Doctor of Philosophy (PhD)
The authors tested Actor Partner Interdependence Models within HLM to investigate actor and partner effects of interaction-induced anger, trait anger and thoughts regarding intent to control emotion in the prediction of intimate partner violence. A community sample of 156 heterosexual married and/or cohabiting couples completed measures of violence and marital satisfaction and engaged in two discussions of problematic incidents within the relationship. Participants rated affectively intense moments of the interaction for specific emotions, intention and attributions they had experienced. Both interaction-induced anger and intention to control emotion showed equally strong actor and partner effects in the prediction of violence, controlling for marital satisfaction. Findings provide evidence of the non-independence of partners’ affective experiences and behaviors in the prediction of IPV and indicate that angry affect is an important predictor of one’s own and a partner’s level of perpetrated violence. Additionally, our results suggest that positive affect may help regulate the negative affective states that are linked with violence.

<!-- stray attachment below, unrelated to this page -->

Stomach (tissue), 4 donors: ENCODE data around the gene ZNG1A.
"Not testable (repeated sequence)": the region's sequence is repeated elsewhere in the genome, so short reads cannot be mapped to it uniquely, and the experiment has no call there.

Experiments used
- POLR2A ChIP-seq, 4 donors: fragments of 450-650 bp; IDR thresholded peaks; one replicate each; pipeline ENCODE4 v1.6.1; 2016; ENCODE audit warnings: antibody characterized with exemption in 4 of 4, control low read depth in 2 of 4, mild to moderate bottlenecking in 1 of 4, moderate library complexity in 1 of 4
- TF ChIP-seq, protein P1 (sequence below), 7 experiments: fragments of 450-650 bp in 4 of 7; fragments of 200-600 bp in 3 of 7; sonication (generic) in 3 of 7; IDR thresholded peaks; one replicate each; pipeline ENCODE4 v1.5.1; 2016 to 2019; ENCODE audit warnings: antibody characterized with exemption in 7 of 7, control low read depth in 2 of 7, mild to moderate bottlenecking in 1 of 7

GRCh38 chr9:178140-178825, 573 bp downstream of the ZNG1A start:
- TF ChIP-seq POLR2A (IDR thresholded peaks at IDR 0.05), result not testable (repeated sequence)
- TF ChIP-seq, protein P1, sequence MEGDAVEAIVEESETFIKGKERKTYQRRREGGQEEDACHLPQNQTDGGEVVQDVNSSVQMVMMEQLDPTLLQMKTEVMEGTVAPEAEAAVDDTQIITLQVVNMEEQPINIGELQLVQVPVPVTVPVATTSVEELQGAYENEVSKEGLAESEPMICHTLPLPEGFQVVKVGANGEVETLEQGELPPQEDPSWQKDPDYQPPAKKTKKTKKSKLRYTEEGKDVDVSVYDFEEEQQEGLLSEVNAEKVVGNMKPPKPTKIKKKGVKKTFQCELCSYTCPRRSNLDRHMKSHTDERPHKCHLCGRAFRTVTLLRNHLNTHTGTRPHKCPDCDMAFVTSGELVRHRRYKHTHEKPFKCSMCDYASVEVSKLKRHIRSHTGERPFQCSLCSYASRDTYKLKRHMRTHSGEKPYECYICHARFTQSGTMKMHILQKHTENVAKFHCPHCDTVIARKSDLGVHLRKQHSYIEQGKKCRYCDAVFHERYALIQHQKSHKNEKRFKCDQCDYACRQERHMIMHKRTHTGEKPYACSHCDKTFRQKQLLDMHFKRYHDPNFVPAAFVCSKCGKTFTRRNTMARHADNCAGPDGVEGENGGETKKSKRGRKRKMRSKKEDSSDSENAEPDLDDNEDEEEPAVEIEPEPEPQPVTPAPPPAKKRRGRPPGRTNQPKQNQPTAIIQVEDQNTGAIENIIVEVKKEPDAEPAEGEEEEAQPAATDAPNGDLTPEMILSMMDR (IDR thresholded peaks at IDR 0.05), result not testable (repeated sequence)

Marvin, Sarah E. “Dyadic Emotion Processes in the Prediction of Intimate Partner Violence.” PhD diss., Bryn Mawr College, 2011.